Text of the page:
Weather forecasters will predict the end of the crisis after about three months, when the temperature drops. All except a descendent of Michael Fish, who will confidently predict an early hurricane season after a few days.

Monday, 21 December 2009

Most expensive movie ever made

Déjà vu, all over again? James Cameron has blown the most budget on a film in Hollywood history, twice. This is is beginning to look like a marketing feature. And the length is on the gargantuan side, too.

Cameron lavished about $200m on Titanic, released in 1997, and squandered $316m on this year's 3D blockbuster, Avatar. At this rate, his next movie will surface in 2021, cost around $416m, and feature the intergalactic, 35th-century spaceship Noah's Ark (in which every pair of animals speaks its own bespoke language) trying to avoid being sucked into a supermassive blackhole at the centre of a galaxy: in 4D, the space-time continuum factor built in, with added 'feely vision'. Natch.

Titanic grossed over $1.8m worldwide, the highest grossing film ever. This is why Cameron got to play with an even bigger train set on Avatar. So, will he get to do it all again in 12 years time? Highly likely, and the wait shouldn't be as long if the rumoured Avatar trilogy is to be made: Avatar is a lovely movie that made a strong start on its opening weekend, though there is limited wriggle room for Avatars 2 and 3 as the story line for the first movie leaves few loose ends.

PS: Na'vi night-school classes may be on the agenda after all (see earlier post, Navigating Na'vi).

Rage against 'The Climb'

Up until yesterday there were three certainties in life: death, taxes and that the X Factor winner's Christmas single would sail to No. 1 in the UK charts. No more. Rage Against the Machine beat Joe McElderry's The Climb surprisingly easily to the top spot with a death-metal track that proves the power of audience participation.

Now the route to chart success has been demonstrated, no end of online groups will set up next year in an attempt to unseat the X Factor once more. They probably won't succeed, for two reasons:
  • A thousand flowers will bloom, and there will be no consensus about which song stands the best chance, especially as many of the promotions will be stealth campaigns by record companies trying to ride in on fans' enthusiasm.
  • Forewarned is forearmed. Simon Cowell will have contingency plans for dealing the 'threat' at Christmas 2010. His generosity of spirit to the Morters may be due in part to their demonstration of how to use social networking media very efficiently. They will have given him ideas.
And Joe McElderry will probably have a No. 1 single before long anyway. I wouldn't put it past the SyCo record label putting out another track before the release of the inevitable album.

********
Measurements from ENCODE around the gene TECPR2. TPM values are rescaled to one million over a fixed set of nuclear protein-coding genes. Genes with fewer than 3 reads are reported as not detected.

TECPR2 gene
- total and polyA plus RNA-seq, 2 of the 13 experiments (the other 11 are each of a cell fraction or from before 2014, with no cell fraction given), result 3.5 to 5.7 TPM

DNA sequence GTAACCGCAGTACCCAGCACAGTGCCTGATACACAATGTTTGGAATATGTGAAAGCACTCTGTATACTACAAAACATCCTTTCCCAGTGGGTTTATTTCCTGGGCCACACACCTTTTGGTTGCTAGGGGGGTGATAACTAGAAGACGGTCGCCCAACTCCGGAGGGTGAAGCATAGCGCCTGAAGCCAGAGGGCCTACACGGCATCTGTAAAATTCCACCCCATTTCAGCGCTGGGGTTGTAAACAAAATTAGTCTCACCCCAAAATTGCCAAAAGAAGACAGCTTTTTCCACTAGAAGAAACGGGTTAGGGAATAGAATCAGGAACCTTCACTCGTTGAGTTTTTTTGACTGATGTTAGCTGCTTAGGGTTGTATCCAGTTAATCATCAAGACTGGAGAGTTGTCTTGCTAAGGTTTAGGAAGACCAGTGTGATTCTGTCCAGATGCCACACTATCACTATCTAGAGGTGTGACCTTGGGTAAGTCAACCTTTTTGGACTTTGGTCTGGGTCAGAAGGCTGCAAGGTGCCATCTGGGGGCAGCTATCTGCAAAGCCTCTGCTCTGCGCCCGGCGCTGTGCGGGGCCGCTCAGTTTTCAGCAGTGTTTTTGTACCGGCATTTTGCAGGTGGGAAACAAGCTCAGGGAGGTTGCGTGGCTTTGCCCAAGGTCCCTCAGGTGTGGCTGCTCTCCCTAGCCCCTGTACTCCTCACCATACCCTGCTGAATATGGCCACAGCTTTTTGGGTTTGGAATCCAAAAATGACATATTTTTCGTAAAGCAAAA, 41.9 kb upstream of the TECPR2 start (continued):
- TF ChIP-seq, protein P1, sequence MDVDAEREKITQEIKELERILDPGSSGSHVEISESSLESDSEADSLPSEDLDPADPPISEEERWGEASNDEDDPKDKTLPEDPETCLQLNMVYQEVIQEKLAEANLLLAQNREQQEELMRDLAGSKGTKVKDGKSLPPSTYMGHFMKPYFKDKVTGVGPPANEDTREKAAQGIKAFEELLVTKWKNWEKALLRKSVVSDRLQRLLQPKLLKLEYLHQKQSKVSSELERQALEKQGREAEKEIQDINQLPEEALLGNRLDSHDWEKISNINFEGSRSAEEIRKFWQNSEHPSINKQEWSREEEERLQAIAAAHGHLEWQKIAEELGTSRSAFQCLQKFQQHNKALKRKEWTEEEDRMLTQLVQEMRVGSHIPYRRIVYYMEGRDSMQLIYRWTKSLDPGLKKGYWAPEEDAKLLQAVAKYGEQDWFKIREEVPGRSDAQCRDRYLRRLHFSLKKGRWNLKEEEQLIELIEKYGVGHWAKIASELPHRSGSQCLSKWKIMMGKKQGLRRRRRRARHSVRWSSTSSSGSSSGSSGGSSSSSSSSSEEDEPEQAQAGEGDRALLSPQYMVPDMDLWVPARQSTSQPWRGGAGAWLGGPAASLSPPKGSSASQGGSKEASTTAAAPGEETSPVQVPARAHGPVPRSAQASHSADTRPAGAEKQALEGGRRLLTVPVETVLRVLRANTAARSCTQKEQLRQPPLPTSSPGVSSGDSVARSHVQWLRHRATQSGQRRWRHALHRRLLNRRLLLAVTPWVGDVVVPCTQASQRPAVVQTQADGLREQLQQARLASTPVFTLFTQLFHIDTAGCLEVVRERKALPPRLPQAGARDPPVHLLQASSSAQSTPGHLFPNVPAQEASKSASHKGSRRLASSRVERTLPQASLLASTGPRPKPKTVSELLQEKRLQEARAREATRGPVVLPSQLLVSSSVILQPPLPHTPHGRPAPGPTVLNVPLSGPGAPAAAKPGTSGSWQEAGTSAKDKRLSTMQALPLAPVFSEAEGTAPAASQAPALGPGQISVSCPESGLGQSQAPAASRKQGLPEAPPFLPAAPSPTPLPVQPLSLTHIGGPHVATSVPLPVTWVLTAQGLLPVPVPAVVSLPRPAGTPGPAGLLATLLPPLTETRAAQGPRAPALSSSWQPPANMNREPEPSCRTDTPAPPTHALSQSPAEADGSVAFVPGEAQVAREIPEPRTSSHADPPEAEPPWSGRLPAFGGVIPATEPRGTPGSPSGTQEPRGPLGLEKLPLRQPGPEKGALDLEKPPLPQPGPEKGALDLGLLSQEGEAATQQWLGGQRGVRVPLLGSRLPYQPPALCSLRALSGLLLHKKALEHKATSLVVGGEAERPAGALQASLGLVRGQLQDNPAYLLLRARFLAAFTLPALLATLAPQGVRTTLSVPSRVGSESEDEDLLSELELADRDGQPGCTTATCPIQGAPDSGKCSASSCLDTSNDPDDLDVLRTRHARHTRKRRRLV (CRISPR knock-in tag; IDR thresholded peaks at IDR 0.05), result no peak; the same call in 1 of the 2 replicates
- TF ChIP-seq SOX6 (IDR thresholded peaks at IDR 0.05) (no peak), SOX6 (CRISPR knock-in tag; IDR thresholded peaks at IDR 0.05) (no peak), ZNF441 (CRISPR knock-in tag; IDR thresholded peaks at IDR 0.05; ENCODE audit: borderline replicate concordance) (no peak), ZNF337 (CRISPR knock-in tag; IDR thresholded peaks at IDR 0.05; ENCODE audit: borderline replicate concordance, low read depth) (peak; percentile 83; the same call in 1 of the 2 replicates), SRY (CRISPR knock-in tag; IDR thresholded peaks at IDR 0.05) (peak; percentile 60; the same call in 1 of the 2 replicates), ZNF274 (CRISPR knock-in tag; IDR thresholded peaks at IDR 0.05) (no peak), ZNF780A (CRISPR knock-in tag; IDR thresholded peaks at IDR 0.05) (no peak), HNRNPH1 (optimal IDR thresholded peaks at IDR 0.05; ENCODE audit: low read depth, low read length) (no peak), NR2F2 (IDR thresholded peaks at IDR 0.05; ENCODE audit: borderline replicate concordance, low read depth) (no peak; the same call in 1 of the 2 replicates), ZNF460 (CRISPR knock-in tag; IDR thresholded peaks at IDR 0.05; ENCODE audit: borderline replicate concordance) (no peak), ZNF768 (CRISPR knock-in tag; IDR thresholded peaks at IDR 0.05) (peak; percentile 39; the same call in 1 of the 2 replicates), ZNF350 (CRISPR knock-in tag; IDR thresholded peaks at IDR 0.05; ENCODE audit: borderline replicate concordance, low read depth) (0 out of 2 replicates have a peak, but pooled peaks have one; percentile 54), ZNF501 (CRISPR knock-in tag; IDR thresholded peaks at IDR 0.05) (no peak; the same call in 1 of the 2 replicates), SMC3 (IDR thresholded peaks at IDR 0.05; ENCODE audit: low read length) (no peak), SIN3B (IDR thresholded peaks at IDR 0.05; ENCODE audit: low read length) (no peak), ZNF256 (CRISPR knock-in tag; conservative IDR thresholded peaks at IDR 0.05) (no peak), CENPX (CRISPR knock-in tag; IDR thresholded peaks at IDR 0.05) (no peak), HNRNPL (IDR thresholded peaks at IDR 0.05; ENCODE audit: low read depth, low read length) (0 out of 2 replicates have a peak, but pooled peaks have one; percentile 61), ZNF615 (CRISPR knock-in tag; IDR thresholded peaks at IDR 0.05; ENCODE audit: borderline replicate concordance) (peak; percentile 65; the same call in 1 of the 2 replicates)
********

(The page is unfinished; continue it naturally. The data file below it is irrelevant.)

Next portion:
Christmas pub quiz questions

A homage to the Landor Pub quiz in Clapham (run by my friend, Dan Calladine)

Question 1: Where are your car keys?
(a) At the police station?
(b) With a sober friend?
(c) At home: you walked here?

Question 2: Music round: Why do DJs play Christmas records in pubs before the end of December?

Question 3: Why are bad karaoke singers more entertaining than good ones?

Question 4: How may sips are there to a unit?

Question 5: How much change from £1.00 do you get when buying a packet of crisps at the bar?

Question 6: What is the probability that the next person through the bar room door will be wearing a Santa hat?

Question 7: Picture round: What's the likelihood on a scale of 1 to 10 that the picture just taken of you by mobile phone will end up on Facebook by the morning?

Question 8: What proportion of quiz answers are searched for via mobile phones and PDAs?

Question 9: Will you be ready to leave at closing time?

Question 10: Is it your round? Yes or no.

Sunday, 20 December 2009

The quiet lady sings: what now after Copenhagen?

How is the Copenhagen climate change conference to be rescued for posterity? Maybe the politicians will be embarrassed by world public opinion, but more likely not -- as voters will continue to be more focused on relatively short-term issues, like salary levels, taxes and employment.

Jimmy Carter, the former US President, wrote yesterday about the Quartet (US, EU, Russia and the UN) being reformed to consider the plight of the Palestinians and their quest for a homeland. The Quartet, he argued, might have more clout than single nations in forging a solution to negotiations that have been going on for decades. He praised Baroness Catherine Ashton, the new EU foreign affairs chief, for flying this kite: a 'quiet lady' who just might know what she's doing?

Perhaps the Quartet, or some similar grouping, might also consider climate change on their agenda, if the 193 countries present at Copenhagen is too large a number to manage? When crisis strikes globally, perhaps global bodies need to take action on behalf of the world? And the UN should come into its own, as long as the people at the top are strong enough.

Saturday, 19 December 2009

Strictly popularity vs talent

Definitive evidence closes the case for the prosecution, m'lud.

Strictly Come Dancing, and its Saturday-night television scheduling cousins, is a contest where charm and likeability trumps ability: Chris Hollins beats Ricky Whittle to the glitter-ball mantle for the 2009 UK series.

The telly genre is called 'light entertainment' -- not 'light expertise' or 'light education' -- for good reason.

So long and thanks for all the species